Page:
Monday, April 26, 2004

Italian Liberation Day, 2004 (by Steve)

SIENA (#52)

Yesterday was the 25th of April, the 59th anniversary of the Liberation of Italy from German control in 1945. Liberation was one of the two central events in the formation of the modern state of Italy, along with the subsequent creation of the 2nd Republic abolishing the Monarchy. It used to provoke passionate debates about what exactly happened in 1945 and in the war’s aftermath and why. But with the passage of time perhaps and dramatic political and economic developments which transformed the world, these historical events seem to have lost some of their power. And so have the intense political debates they used to provoke. Yesterday the crowds were tiny and most of the leaders spoke and wrote about the European Union and the need to remember something, as if the danger of forgetting altogether had somehow become more frightening and important than agreeing on what was remembered. I suppose that is how a national myth is made.

On this anniversary, there were a few commemorative stories in newspapers, flags and some small parades. For example, we were there when town and regional officials paid a visit to the synagogue in Siena to present a wreath to recognize and remember the Jews deported to Germany. We also witnessed some speeches at the University of Siena. There was one article in the Corriere Della Sera on the subject. It's strange therefore that even though the events this holiday celebrates were relatively recent, when compared to current events such as the Palio, a basketball game or a soccer match, for example, the celebration itself seemed ritualized, isolated from everyday life, and even irrelevant.

The History of Liberation Used to Provoke Intense Debate

Twenty-five years ago when I first came to Italy, it was different: it seemed that every Italian had an intense, personal and unique perspective on what happened in the War and why. Take the patriarch of one of my host families in Siena, Antonio Ducci. For years he has been telling me about the Resistance and the liberation of Siena, although the "lack of resistance" might be a better way of describing Antonio's perspective. He would tell me that as few as 50 German troops were left behind to guard Siena. With no resistance at all, they moved about as they pleased, mining roads and bridges so they could be destroyed as they left, impeding the advance of the Allies. Antonio's point is this one: on the day of liberation there were 10,000 Partigiani in the streets to welcome the Americans with red flags. Where were they on the day before? Antonio would also get furious when people would complain about undue influence of America on post-war Italy and now with the global economy. He would wonder where Italy would be today without such “influence.”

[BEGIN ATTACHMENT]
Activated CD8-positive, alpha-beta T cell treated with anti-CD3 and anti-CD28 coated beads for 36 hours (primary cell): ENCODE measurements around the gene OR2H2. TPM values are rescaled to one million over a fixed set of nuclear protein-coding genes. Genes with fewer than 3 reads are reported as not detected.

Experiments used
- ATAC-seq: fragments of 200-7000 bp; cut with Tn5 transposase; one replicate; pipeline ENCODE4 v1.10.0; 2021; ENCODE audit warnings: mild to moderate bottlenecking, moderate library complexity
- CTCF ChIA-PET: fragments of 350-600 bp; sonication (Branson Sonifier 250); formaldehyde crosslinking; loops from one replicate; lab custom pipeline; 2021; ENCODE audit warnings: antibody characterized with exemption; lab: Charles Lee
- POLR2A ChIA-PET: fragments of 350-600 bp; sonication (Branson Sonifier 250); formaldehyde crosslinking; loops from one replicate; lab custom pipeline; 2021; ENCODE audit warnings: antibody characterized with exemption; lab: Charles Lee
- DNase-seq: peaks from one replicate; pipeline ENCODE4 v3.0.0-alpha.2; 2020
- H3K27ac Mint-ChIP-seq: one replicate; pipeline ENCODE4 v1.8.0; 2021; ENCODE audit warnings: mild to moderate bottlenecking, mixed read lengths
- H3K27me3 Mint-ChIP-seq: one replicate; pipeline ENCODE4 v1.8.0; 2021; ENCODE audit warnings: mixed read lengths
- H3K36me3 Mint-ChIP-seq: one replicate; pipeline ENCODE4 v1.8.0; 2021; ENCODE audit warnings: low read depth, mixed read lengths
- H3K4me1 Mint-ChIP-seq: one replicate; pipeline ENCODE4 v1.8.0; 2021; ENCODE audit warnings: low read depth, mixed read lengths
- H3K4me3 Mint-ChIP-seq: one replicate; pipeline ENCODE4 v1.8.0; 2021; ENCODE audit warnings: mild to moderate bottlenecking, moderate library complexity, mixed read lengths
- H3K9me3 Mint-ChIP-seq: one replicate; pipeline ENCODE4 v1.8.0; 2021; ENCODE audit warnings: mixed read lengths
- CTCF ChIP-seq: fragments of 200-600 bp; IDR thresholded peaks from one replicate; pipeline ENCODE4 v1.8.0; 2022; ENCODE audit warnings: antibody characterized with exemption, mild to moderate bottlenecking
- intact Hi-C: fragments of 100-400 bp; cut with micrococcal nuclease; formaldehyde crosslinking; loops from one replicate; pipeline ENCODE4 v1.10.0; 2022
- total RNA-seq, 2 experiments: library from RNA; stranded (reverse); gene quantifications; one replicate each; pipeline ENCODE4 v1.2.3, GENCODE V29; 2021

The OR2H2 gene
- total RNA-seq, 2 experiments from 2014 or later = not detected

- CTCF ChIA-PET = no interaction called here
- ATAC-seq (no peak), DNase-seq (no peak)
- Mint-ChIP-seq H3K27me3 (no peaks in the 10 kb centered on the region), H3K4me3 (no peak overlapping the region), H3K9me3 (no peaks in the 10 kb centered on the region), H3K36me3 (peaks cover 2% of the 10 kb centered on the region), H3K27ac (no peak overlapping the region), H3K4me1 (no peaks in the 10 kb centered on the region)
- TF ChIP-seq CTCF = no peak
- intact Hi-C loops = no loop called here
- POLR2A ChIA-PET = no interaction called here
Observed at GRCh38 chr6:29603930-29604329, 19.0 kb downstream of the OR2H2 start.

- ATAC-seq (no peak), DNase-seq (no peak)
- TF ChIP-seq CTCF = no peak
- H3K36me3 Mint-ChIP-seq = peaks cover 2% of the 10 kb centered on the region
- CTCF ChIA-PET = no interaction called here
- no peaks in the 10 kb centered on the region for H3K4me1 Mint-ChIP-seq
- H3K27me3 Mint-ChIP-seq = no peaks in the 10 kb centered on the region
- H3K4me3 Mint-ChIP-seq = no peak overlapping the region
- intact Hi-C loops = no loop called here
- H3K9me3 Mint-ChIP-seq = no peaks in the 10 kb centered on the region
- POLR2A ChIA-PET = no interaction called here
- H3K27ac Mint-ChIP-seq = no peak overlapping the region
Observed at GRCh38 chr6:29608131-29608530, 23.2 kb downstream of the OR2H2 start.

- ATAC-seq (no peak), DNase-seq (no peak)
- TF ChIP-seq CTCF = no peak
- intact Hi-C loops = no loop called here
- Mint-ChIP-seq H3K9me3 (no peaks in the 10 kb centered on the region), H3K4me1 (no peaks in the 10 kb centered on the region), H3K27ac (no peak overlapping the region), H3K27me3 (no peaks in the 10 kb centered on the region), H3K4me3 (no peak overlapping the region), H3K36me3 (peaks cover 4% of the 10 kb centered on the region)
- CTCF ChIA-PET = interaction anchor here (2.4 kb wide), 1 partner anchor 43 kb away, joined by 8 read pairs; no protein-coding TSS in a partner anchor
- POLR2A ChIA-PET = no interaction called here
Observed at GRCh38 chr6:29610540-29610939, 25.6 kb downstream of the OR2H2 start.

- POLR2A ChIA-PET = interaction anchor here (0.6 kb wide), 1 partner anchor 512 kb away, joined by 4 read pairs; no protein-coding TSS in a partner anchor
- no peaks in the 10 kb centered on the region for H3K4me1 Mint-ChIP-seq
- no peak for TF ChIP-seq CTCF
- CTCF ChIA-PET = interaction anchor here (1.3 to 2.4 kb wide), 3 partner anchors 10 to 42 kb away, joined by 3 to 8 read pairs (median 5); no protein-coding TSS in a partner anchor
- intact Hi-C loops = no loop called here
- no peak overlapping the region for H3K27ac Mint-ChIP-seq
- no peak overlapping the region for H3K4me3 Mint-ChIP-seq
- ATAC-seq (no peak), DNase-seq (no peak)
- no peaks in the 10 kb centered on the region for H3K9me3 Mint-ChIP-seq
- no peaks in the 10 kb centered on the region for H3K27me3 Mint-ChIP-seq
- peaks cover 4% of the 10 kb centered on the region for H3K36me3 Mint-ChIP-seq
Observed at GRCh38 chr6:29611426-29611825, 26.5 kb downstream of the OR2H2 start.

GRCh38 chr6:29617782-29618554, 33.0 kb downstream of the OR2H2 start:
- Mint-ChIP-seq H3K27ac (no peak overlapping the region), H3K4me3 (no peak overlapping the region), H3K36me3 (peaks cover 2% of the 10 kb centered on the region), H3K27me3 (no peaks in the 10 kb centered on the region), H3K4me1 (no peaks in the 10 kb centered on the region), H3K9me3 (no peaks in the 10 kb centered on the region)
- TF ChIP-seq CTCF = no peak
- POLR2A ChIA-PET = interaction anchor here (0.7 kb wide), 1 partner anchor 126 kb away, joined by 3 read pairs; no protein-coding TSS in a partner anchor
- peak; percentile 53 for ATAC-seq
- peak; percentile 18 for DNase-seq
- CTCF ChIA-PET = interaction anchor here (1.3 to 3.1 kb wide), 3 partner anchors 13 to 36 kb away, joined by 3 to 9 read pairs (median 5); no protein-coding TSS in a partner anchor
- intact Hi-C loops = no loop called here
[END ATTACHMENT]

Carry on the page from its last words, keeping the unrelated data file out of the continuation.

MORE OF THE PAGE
Twenty-five years ago Liberation day was an opportunity to celebrate these kinds of partisan as well as personal views of the War and its aftermath. Then Italy was no different than the rest of the world: Italians – individually and in large partisan groups – lined up behind one of the two superpowers, each with its own ideology, each with its own perspective on world affairs and each with its own view of History. Of course Antonio’s story is political and, when he used to tell it, he meant to ridicule the Communist Party's exaggerated claim to the Resistance and also to the Liberation of Italy.

The View of the Left

But History is more complex than this anecdote and of course there is another point of view. To be fair, in other parts of Italy, particularly in Lombardy and Emilia-Romagna, the impact of the resistance was real, much more significant than in Siena, and most of the underlying political organization there was indeed Communist. In the 70’s and 80’s, these groups tended to emphasize that, because of their ideology, cooperation with the Allies during the war, and certainly after the war, had been less than ideal, even antagonistic. Most on the Italian Left agreed that the Marshall plan was unprecedented success in the history of warfare; however, many were uncomfortable with the degree of the post-war political and economic influence exercised by the US Government and American firms over which they had no control. For them, Liberation day was another opportunity to align with the Soviet Union, to assert their interpretation of History and to oppose US policies throughout the world.

An American Perspective